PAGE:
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VOLUME II


[Memo on inside front cover]

Col Jeremiah Strode.
David Imboden.
Northern mail arrives at Vicksburg, Sunday, Wed., Friday; closes same days at 4 p.m., Southern mail arrives Mon., Th., Sat.; closes at 9 p.m.

Tuesday, Octo. 20, 1835

This morning my uncomfortable symptoms are much mitigated, and I shall not take physic.  Fare is becoming very indifferent, and I eat but sparingly; made my breakfast on crackers, without butter, a small piece of fresh fish of the kind called here the Buffaloe -- inferior Perch or Pan Rock.  At half past 10 we grounded on a sand-bar, at the head of Cumberland Island.  The largest part of the stream (two-thirds) and the main channel formerly ran on the Illinois side.  Capt. Shreve threw a dam of rock across that, for the purpose of diverting the stream to the Kentucky side, believing that it would deepen the channel and open a direct route to the town of Smithland, at the mouth of Cumberland River, which now lies in sight.  It has not had the desired effect, but has increased the difficulty of the navigation at this place.  While we lay here had the mortification to see the steamboat Lady Byron, which we had passed in the morning, pass us on one side, and the Free Trader on the other.  About half past 2 o'clock, we got off by rocking, and rounded to at Smithland -- a small town just below the mouth of Cumberland River, in Kentucky.  Started at 4, and at lower point of Cumberland Island, passed the Free Trader, grounded on the bar, which we scraped, but passed over by putting all the passengers on board the keel, which is still lashed alongside.  Gave three cheers.  A fine afternoon.  Sun set gloriously as we approached the mouth of Tennessee River, 12 miles below Cumberland.  Rounded to at Paducah, a small town which has just sprung up below the mouth of Tennessee, in Kentucky.  Went ashore and walked over the town; all new; stumps of the forest still standing in the streets.  Free Trader has come up with us.  Our fare has become intolerable.  The steward execrable.  Servants dirty, lubberly fellows.  Here the captain discharged the steward and one waiter, and put a smart, active white man in his place.  Supplies, of fowls, etc., pigs, etc., obtained.  Left this place about dark, and soon after rounded to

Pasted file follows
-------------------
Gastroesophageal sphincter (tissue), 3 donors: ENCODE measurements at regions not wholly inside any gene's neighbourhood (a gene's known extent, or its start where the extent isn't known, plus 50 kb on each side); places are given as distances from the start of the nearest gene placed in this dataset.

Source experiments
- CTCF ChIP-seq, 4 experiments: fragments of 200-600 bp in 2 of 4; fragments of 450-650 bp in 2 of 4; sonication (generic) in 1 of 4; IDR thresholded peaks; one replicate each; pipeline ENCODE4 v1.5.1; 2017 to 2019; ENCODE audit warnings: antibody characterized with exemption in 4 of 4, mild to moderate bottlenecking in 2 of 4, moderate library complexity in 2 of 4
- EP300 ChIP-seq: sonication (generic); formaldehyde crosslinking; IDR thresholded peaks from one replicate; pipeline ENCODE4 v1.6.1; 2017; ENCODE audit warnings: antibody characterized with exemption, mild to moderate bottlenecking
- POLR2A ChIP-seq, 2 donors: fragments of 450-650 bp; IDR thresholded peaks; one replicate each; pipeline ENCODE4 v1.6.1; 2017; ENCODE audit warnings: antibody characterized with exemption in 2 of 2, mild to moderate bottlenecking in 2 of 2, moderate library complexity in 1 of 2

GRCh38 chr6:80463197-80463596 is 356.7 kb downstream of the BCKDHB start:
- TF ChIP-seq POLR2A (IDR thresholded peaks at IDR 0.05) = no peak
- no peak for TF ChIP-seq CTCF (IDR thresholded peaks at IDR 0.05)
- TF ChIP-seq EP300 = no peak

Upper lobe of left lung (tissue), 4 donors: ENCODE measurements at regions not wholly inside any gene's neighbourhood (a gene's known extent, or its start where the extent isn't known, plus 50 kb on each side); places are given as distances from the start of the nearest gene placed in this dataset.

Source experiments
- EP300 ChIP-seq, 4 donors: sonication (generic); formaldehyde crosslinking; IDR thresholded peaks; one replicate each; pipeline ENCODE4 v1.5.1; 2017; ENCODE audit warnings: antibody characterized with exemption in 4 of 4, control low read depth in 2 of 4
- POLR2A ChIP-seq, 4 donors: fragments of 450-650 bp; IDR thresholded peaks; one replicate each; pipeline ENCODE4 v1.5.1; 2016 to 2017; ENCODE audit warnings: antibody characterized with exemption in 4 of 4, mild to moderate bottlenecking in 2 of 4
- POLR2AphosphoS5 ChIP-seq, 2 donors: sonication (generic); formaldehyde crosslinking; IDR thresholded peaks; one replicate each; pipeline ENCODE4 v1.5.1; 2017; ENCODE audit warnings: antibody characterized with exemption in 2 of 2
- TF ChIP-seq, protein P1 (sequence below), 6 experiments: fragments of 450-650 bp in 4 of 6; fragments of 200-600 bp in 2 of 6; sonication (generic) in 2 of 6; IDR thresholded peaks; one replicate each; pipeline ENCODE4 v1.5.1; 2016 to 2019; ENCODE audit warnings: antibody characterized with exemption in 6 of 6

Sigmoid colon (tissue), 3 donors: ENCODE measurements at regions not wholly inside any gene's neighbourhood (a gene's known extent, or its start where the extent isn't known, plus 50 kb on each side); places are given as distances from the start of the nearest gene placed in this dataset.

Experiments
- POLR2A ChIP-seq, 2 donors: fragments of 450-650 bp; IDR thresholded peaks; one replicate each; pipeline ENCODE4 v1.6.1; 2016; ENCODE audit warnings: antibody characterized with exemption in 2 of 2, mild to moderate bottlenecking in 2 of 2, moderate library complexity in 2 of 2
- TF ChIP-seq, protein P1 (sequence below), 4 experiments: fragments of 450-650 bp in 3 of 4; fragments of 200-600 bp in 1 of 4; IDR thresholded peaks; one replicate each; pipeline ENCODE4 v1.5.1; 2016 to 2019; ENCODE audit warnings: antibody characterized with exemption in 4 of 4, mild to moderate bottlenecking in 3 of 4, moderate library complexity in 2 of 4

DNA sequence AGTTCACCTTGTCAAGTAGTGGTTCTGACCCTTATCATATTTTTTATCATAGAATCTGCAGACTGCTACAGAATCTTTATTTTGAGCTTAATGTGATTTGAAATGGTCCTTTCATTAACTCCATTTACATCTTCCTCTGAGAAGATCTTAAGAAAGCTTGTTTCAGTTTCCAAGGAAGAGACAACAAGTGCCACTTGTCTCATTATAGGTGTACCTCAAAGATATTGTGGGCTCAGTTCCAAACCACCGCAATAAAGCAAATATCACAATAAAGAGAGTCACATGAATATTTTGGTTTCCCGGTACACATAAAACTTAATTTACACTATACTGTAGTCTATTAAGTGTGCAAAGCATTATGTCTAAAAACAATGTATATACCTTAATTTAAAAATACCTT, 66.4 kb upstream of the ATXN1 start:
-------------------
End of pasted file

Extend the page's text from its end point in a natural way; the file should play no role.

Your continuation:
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The Diary of William Fairfax Gray, from Virginia to Texas, 1835-1837
Copyright 1997 William P. Clements Center for Southwest Studies
Southern Methodist University, Dallas, Texas